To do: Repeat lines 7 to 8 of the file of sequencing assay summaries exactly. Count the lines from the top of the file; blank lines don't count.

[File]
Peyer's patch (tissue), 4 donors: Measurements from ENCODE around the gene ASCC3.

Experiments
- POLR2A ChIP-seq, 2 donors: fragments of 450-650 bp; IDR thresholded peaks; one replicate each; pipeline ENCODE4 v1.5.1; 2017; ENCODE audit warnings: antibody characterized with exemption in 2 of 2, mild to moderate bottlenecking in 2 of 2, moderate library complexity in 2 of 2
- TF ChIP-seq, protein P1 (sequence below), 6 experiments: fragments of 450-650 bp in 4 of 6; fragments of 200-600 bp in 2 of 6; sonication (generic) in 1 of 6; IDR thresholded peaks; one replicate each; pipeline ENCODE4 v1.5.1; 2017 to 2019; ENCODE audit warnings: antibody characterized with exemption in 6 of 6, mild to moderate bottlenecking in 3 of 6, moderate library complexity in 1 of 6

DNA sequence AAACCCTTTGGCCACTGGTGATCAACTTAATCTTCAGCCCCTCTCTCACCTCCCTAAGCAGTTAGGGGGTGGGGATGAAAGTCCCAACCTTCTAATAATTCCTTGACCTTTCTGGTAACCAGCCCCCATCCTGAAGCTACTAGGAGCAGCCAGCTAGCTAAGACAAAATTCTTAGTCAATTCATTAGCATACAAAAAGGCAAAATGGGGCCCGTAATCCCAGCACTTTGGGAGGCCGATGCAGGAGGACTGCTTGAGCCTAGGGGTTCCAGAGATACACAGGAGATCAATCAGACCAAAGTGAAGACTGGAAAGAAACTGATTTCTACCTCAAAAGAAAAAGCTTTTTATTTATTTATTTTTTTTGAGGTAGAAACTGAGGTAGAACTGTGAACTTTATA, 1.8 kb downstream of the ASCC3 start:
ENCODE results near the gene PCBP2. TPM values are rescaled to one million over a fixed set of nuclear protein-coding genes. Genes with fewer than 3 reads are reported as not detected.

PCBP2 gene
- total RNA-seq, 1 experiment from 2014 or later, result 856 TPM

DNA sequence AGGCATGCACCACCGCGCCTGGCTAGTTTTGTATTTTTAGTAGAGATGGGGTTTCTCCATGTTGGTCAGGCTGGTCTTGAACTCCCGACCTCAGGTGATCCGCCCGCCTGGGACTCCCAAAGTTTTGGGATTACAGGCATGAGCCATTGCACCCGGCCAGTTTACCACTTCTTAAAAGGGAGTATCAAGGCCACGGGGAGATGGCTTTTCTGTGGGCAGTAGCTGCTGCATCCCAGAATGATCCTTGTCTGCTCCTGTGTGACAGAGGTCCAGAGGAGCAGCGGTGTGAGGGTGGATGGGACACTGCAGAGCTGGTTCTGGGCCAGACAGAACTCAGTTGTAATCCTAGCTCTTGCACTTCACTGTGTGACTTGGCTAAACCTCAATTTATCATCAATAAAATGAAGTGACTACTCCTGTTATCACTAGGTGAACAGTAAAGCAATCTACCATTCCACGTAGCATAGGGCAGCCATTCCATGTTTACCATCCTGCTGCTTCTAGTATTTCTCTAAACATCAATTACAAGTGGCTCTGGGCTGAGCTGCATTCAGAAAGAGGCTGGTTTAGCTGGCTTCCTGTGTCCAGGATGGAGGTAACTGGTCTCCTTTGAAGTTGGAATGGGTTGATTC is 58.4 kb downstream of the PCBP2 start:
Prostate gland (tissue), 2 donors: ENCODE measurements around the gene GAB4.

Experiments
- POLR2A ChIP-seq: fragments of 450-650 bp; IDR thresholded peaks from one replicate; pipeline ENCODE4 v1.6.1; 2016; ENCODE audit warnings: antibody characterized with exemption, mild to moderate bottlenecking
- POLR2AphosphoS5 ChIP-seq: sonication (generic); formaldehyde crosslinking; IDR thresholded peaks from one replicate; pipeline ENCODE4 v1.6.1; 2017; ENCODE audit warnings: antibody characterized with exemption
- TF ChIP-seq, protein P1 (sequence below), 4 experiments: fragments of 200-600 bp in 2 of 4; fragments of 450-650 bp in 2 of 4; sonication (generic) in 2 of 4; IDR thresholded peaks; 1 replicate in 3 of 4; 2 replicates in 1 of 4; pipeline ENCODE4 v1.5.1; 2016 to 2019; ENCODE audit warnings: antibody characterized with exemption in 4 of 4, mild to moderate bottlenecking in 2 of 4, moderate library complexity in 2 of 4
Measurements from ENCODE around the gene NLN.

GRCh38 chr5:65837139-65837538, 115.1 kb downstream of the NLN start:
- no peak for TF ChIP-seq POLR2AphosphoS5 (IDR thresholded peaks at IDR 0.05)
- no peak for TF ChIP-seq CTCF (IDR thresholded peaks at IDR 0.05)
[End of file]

PCBP2 gene
- total RNA-seq, 1 experiment from 2014 or later, result 856 TPM